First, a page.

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Japanese Noh theater

Collection: Japan
Larger-than-life calligraphy, giant bamboo weaving, and robots both real and toy... experience the vibrant diversity of the arts across Japan.
Japan, Asia, Backstage, Cartoons, Comics, & Animation, Fashion, Innovators & Pioneers, Musical Instruments, Inventions, Language, Music, Popular Culture, Visual Arts, World Cultures

Hip-Hop

Collection: Hip-Hop Culture
Hip-Hop has blended and transcended its artistic elements to become a means for seeing, celebrating, experiencing, understanding, confronting, and commenting on life and the world. Hip-Hop, in other words, is a way of living—a culture.
Hip-Hop, Choreographers, Dance, Dance Legends, Fashion, Innovators & Pioneers, Language, Music, Poetry, Popular Culture, Theater, Young Artists

Mural

Grades 6-8 Lesson: Decades Mural Project
Students will learn how to use primary sources, and work in groups to create murals about the events and trends of a decade of the twentieth century
History, Visual Arts, Young Artists, Fashion

Irish Dancers

Grades 3-4 Lesson: You’re Invited to a Ceili: Exploring Irish Dance
Listen to Irish music, learn about ceilis, which are festive dance celebrations, view the intricate costumes worn by Irish dancers, and listen to an Irish poem.
Dance, Europe, World Cultures, Music, Fashion, Poetry

Designer at desk.

Grades 3-4 Lesson: Visual Arts Careers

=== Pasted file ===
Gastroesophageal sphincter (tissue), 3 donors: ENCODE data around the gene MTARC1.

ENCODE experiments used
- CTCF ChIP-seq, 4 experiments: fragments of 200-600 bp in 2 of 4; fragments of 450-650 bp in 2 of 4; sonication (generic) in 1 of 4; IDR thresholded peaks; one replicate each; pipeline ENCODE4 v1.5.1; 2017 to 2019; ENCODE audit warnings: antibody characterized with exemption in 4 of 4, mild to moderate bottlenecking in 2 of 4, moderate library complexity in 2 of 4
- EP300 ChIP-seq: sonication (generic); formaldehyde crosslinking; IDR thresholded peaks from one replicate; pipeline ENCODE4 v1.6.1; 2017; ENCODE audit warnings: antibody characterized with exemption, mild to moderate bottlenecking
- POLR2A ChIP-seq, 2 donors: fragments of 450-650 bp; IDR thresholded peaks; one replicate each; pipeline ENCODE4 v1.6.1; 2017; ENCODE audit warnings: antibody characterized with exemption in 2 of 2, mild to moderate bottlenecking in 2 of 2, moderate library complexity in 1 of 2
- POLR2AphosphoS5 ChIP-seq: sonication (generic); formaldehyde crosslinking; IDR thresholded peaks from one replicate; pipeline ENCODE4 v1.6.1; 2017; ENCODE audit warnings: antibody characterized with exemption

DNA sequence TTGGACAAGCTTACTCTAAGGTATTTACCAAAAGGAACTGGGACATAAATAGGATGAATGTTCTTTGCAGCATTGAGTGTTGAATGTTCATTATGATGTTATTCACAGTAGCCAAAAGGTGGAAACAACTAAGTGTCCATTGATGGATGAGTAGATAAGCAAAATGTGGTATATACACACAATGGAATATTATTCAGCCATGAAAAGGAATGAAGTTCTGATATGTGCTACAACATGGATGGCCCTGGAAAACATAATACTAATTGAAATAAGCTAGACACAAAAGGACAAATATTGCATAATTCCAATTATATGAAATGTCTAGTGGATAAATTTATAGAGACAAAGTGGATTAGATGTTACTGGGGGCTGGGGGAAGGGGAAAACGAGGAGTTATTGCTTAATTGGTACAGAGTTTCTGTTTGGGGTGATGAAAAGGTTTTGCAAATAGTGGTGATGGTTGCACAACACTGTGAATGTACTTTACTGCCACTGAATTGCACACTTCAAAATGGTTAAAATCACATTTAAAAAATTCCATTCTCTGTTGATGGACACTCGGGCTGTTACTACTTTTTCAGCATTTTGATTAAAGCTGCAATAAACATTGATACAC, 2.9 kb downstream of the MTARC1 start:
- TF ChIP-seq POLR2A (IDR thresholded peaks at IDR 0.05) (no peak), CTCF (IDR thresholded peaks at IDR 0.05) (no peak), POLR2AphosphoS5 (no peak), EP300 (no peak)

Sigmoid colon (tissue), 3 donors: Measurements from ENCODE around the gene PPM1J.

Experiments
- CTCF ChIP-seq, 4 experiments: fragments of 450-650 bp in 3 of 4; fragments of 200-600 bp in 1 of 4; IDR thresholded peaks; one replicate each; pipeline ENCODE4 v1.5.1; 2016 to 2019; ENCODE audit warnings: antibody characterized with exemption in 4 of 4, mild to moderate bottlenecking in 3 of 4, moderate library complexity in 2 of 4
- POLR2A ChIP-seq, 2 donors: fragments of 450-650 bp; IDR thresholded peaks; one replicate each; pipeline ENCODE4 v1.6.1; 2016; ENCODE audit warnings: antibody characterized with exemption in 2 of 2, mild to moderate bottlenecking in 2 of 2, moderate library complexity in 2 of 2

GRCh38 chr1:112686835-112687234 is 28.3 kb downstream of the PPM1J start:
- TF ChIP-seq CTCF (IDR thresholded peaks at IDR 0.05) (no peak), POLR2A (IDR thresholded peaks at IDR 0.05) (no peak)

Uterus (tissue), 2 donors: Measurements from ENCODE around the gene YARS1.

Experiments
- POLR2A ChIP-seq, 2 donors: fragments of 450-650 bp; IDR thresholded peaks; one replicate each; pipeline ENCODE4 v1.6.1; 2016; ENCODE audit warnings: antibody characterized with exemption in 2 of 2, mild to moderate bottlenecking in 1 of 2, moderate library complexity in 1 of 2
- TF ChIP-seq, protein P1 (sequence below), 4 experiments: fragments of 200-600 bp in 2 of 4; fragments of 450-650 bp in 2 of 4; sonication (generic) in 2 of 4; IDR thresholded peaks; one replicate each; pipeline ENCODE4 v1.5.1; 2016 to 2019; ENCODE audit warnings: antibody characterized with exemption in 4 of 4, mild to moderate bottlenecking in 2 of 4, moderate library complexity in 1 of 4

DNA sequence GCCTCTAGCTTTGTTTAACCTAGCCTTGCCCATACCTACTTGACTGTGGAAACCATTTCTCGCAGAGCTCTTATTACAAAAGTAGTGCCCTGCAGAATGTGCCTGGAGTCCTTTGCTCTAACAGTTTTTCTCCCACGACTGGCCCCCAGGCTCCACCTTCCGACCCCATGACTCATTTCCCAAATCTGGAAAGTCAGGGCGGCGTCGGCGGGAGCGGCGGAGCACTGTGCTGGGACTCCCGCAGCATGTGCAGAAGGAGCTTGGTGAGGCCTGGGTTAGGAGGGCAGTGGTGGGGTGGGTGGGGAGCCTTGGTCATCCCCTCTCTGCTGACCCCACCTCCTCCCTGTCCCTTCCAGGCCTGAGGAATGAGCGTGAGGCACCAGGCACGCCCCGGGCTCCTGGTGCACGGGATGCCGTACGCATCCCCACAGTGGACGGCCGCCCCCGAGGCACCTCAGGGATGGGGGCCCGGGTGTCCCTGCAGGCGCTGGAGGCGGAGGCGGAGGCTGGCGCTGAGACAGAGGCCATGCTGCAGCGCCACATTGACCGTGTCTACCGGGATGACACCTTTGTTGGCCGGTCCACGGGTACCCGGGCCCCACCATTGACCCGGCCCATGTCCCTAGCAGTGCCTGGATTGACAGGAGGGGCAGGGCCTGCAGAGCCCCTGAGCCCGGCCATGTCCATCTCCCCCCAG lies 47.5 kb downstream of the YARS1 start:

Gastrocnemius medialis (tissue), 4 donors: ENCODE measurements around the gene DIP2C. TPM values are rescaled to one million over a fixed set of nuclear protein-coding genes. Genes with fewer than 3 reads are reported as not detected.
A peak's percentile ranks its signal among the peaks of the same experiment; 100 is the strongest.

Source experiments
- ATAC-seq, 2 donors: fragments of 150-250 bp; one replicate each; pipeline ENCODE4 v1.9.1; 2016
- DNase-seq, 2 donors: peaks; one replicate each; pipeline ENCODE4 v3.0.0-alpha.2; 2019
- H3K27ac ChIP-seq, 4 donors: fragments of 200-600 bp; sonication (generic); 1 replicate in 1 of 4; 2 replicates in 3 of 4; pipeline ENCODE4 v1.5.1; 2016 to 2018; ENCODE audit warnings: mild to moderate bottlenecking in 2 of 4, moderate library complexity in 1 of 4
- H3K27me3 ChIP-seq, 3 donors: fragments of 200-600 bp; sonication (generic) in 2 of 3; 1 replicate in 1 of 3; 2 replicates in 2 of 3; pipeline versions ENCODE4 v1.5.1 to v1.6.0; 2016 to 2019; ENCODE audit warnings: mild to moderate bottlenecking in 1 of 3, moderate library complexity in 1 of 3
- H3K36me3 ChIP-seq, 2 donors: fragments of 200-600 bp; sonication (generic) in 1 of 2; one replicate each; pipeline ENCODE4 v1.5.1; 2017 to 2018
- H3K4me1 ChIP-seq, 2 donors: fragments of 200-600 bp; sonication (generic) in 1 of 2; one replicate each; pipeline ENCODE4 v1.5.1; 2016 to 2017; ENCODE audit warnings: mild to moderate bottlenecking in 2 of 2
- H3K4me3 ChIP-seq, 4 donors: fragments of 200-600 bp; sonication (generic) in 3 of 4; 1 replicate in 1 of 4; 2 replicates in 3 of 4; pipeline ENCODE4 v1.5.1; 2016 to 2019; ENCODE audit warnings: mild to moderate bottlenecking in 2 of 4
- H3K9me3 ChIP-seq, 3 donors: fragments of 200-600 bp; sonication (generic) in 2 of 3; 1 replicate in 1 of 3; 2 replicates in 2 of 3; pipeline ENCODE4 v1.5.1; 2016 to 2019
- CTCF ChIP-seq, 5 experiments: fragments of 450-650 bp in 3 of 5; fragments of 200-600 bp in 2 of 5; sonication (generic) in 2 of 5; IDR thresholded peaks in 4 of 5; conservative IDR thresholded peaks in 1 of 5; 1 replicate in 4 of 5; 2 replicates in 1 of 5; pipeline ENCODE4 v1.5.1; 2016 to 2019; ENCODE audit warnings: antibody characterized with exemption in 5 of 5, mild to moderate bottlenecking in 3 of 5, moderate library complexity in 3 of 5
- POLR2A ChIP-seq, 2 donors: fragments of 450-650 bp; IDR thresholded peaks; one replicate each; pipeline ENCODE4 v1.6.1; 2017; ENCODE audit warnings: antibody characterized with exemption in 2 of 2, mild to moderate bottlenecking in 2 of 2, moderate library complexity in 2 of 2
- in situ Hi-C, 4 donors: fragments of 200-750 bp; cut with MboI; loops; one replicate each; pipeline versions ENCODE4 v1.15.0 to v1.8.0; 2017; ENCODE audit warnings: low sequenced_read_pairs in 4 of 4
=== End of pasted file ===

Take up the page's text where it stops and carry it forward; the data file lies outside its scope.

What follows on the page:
Expose students to three careers in the visual arts. Students will move through three different "art stations", where they can explore Fashion Design, Architecture, and Graphic Design
Jobs in the Arts, Visual Arts, Architecture, Fashion

arts quote

Arts Quotes: Diana Vreeland
"All creations demand greenery of spirit."
Europe, Fashion, Literature

Christian Dior

Arts Days: October 08, 1946: Dior Opens His Doors
Before and during his years of service in the French military, Christian Dior—the man who helped revolutionize women’s fashions—was drawn to sketching hats and clothes. He worked for a couple of French design firms before opening his own shop, backed financially by a textile manufacturer named Marcel Boussac. Dior’s feminine designs—dubbed “The New Look” by one observer—captivated everybody who followed fashion trends.

In Paris and New York, editors of Harper’s Bazaar and Vogue began to dress their models in his curvaceous creations. Dior’s dresses made women’s waists appear tiny in contrast to the voluminous skirt beneath. Quite often, the designer used hip padding, corsets, and other technical means to exaggerate and celebrate female curves. Decades later, Dior remains a big name in the fashion industry.
Fashion, Innovators & Pioneers, Europe

Cannes Film Festival

Arts Days: September 20, 1946: Stars, Paparazzi, and Cinéma